Automated Elephant detection using TensorFlow

Recently i have just completed a project on Automated Elephant detection using TensorFlow. To do the object detection i have used TensorFlow and OpenCV. And the system i have used that is Raspberry Pi. I have used Raspberry Pi instead of windows because i used an alarm system in the elephant detection spot after detecting Elephant through IP camera. So it was easy to produce alarm in the spot after detecting elephant for Raspberry Pi specially in hilly area whereas Radio Frequency signal might  be weak if i had used windows platform.

In this article i will guide you how to detect Elephant using Raspberry Pi and then produce alarm. So let’s start.

Automated Elephant detection system guideline  steps:

1. At first set up the environment connecting your Raspberry Pi and camera. You can also connect a Raspberry Pi as your laptop display. Her ei have made a tutorial that how you cam use your Raspberry Pi as your laptop display

2. After setting up the environment you just need to update your Raspberry Pi. Open a terminal and command

sudo apt-get update
sudo apt-get dist-upgrade

3. Now install TensorFlow in your Raspberry Pi directory. It can be your home directory or in any other directory. Here create a folder “eds” in the /home/pi directory where all the installation will be done. Let’s install TensorFlow and other dependencies.

mkdir eds cd eds sudo apt install libatlas-base-dev pip3 install tensorflow sudo pip3 install pillow lxml jupyter matplotlib cython sudo apt-get install python-tk

4. Install OpenCV following  few dependencies ( e.g. libjpeg-dev, libxvidcore and qt4-dev tools) that need to be installed through apt-get. If any of the following commands don’t work, then you will update your Raspberry Pi and try again.

sudo apt-get install libjpeg-dev libtiff5-dev libjasper-dev libpng12-dev
sudo apt-get install libavcodec-dev libavformat-dev libswscale-dev libv4l-dev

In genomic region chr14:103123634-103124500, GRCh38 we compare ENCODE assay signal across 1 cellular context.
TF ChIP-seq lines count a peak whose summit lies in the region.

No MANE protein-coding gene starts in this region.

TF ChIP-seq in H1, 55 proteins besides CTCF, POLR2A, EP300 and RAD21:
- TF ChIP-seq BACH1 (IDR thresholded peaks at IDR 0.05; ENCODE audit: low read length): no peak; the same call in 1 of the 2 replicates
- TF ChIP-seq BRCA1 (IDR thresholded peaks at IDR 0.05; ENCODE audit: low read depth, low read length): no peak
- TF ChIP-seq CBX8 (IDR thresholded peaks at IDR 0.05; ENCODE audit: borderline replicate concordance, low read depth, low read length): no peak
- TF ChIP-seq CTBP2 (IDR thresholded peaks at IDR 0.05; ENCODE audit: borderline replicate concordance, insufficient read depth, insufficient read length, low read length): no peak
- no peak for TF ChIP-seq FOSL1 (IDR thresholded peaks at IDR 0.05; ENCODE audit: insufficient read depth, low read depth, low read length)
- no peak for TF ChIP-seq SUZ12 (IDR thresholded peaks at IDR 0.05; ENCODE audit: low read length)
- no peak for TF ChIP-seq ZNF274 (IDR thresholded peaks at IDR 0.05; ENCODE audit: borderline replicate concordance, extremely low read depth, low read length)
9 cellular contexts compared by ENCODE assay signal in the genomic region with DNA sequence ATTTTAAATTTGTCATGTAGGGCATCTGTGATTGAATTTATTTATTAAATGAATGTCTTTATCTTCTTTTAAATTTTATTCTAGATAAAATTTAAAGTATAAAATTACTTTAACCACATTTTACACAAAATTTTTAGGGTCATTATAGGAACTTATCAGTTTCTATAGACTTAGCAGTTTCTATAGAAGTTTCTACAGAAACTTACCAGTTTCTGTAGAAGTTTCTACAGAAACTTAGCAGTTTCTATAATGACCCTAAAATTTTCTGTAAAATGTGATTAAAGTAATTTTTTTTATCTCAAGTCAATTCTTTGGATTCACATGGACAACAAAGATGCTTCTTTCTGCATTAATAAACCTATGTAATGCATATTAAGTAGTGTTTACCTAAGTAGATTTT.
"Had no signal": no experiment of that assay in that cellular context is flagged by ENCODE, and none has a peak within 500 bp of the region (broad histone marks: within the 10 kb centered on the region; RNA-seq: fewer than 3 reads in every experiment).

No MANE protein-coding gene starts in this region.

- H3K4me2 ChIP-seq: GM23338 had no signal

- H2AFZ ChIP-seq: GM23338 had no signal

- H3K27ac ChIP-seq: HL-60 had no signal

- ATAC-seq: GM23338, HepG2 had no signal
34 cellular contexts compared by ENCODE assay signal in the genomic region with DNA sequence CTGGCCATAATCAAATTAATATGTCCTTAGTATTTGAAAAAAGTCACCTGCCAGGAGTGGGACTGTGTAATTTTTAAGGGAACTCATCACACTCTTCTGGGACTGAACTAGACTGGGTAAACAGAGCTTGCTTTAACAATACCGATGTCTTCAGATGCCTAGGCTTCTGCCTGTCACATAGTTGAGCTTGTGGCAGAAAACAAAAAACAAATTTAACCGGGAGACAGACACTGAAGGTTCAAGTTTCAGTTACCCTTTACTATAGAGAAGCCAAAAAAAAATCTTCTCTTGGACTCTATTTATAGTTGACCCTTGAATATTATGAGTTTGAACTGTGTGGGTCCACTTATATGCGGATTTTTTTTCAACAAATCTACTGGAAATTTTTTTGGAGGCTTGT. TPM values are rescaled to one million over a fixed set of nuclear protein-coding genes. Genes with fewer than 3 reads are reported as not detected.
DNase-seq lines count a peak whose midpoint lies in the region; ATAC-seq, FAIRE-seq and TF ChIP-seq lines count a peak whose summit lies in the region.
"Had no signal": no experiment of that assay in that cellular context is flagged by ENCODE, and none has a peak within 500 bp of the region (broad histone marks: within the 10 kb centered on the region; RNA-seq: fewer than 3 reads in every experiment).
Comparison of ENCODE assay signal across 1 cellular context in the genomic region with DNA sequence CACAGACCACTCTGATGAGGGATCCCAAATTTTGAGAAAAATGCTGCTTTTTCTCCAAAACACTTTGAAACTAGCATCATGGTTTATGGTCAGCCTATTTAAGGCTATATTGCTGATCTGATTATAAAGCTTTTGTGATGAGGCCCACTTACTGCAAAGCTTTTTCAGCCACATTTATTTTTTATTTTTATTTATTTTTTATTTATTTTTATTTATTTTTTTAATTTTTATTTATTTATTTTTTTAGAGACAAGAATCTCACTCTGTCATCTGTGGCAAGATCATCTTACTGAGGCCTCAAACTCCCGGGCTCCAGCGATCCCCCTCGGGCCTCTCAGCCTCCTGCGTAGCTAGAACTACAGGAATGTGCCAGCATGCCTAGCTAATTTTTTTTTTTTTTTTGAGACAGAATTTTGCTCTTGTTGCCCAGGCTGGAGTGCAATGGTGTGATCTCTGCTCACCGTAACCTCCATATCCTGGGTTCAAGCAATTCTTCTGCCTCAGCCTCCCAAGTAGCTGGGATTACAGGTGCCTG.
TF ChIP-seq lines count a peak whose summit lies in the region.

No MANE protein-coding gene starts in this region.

sudo apt-get install libxvidcore-dev libx264-dev
sudo apt-get install qt4-dev-tools
pip3 install opencv-python

5. In this part you have to install Protobuf which is used by TensorFlow object detection API. At this point Protobuf is used for Google’s Protocol Buffer data format.

Execute first command to get the packages compiling protobuf. Later execute the second command to download the protobuf from its github repository and third command to unpack. Then enter into the folder by cd command.

sudo apt-get install autoconf automake libtool curl
wget https://github.com/google/protobuf/releases/download/v3.5.1/protobuf-all-3.5.1.tar.gz
tar -zxvf protobuf-all-3.5.1.tar.gz
 cd protobuf-3.5.1

6. Execute the following command to configure  (it takes about 2 minutes):

./configure

7. Then execute the following command to build the packages.This  process generally takes lot of times. It’s quite lengthy process. It usually takes more than one hour to complete specially in Raspberry Pi.

make

8. After completing the previous one execute the following command .This process takes even longer than the previous one. I have seen that it usually took almost two hours to complete on my Raspberry Pi. Please note that this command may exit out with errors, but Protobuf will still work. If you see errors, you can ignore them for now.

make check 

9. At this part install the build by following command. Then enter into the python directory by cd command and export the library path.

sudo make install
cd python
export LD_LIBRARY_PATH=../src/.libs